If these conditions are not met, priority will not influence ACRE payments and leaving the priority at the “no priority” default is appropriate. On the other hand, if these conditions are met, there may be a desire to change priority. The priority that maximizes payments is the one giving priority to the crop with the largest per acre payment. At this point, ACRE payments for 2009 are not known. Hence, estimates of expected payments need to be made when choosing crop priority.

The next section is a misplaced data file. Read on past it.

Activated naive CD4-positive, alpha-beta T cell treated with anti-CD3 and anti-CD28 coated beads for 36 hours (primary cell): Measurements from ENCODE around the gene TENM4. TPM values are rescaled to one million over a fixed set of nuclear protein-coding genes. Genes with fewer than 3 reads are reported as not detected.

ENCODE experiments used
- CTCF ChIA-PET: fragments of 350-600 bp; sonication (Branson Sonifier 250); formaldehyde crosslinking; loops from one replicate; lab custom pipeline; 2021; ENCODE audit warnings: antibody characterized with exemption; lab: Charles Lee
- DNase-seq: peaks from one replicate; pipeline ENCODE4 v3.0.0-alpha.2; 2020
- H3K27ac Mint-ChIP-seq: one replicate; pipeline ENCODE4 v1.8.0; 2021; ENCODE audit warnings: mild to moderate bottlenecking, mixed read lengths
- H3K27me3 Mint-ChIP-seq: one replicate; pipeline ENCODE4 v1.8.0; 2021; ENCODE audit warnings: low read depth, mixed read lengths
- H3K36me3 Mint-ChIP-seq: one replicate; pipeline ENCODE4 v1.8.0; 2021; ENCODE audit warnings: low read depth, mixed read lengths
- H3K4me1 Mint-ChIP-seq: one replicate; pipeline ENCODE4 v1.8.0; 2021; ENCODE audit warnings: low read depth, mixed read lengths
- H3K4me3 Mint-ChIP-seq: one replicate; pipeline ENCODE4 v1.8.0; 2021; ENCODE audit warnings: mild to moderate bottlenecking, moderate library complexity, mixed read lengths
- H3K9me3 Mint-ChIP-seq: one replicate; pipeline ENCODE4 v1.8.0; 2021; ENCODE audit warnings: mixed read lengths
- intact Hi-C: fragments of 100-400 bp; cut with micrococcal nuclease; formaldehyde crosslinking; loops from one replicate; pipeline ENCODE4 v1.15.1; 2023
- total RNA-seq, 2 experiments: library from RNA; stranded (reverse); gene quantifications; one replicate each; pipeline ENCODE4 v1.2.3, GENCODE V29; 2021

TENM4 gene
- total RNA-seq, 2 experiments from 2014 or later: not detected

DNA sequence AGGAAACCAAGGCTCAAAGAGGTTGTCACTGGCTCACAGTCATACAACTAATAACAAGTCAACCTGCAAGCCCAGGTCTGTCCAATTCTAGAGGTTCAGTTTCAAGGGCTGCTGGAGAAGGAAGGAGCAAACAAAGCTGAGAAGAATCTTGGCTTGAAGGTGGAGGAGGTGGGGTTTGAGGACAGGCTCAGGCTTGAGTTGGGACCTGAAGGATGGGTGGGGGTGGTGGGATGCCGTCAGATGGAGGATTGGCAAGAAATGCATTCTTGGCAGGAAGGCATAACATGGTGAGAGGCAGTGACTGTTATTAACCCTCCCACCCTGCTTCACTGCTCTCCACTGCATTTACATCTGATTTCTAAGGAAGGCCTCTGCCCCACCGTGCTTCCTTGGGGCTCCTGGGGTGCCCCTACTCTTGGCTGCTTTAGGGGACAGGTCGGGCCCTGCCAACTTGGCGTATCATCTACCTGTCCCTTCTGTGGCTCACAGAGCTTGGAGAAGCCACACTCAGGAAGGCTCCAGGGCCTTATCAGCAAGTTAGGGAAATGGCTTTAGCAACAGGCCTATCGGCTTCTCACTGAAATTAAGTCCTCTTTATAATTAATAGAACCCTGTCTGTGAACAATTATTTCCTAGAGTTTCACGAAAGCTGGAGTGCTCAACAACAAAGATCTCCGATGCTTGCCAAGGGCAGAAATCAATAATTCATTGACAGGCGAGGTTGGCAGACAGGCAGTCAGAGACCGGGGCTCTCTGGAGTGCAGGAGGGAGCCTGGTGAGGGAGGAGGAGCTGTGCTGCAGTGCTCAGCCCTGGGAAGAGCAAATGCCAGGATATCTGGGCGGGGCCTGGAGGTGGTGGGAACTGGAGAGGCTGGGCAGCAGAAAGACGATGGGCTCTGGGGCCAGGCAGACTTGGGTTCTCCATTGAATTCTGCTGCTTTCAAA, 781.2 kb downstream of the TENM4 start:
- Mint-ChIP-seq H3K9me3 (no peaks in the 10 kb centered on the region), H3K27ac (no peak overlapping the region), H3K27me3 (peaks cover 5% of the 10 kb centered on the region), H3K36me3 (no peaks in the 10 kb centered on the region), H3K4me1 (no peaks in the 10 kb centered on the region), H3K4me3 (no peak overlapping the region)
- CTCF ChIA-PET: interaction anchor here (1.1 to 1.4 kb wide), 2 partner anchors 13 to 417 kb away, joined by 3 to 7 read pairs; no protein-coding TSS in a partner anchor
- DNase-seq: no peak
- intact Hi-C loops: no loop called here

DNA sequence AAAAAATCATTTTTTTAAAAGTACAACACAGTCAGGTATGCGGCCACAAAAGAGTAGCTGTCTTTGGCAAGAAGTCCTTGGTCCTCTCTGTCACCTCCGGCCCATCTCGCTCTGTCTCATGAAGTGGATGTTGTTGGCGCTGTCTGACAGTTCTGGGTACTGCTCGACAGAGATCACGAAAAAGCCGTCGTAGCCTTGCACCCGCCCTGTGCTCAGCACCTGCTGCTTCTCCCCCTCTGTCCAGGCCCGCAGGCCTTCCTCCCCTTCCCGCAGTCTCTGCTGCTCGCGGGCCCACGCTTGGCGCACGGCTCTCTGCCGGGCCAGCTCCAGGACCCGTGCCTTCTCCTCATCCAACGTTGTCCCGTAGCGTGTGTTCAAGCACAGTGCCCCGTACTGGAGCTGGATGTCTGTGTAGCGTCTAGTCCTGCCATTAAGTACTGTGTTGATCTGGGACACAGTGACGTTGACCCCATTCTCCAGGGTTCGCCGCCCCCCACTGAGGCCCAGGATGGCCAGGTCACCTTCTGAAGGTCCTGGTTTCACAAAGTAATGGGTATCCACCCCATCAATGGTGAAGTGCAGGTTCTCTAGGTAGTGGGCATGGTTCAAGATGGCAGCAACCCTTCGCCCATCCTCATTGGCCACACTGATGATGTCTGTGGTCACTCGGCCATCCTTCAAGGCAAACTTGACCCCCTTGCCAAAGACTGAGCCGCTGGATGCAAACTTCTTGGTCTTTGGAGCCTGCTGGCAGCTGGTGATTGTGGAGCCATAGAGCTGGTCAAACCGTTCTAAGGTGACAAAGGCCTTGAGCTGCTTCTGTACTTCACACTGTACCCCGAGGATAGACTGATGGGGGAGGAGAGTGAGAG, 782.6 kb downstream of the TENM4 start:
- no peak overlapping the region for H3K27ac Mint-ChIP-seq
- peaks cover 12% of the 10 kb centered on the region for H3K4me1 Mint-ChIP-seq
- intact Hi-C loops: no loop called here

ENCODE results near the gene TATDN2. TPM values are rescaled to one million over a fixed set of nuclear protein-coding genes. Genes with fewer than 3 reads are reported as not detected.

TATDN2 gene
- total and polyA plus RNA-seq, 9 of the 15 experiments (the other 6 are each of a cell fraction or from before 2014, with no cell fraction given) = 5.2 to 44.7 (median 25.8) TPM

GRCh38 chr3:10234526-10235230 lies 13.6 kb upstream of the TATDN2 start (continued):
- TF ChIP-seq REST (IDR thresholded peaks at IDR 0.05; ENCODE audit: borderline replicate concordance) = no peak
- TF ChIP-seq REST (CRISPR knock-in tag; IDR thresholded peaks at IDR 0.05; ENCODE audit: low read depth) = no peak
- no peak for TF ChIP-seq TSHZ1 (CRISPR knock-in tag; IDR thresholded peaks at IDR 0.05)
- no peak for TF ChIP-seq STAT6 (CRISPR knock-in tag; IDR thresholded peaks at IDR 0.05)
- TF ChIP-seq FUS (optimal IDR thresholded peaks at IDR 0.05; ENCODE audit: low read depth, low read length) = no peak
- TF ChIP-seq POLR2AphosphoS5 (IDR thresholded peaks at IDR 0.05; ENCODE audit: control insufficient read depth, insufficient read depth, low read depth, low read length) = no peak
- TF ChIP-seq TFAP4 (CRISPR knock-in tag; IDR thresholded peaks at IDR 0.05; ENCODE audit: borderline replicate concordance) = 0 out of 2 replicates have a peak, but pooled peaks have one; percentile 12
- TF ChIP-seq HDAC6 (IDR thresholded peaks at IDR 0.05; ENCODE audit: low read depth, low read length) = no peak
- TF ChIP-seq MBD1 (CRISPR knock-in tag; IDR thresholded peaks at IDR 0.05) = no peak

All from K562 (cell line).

ACRE payments for 2009 appear likely. Current price and yield forecasts suggest that 2009 ACRE payments in Illinois will average about $55 per planted acre for corn, $44 per planted acre for wheat, and $15 per planted acre for soybeans. These payments will vary from farm to farm depending on the ratio of farm historic average yields to state historic average yields. Given the above expectations, choosing corn as the first priority, followed by wheat (if it is grown), followed by soybeans will maximize ACRE payments. Obviously, the estimates of average ACRE payments may change over time. Hence, the above priority may not result in the highest payments. Perhaps the most unclear choice is whether corn or wheat should be chosen is the first priority on farms that grow both crops. Current forecasts put corn and wheat ACRE payments close to one another. Which crop will have the highest ACRE payment is an open question.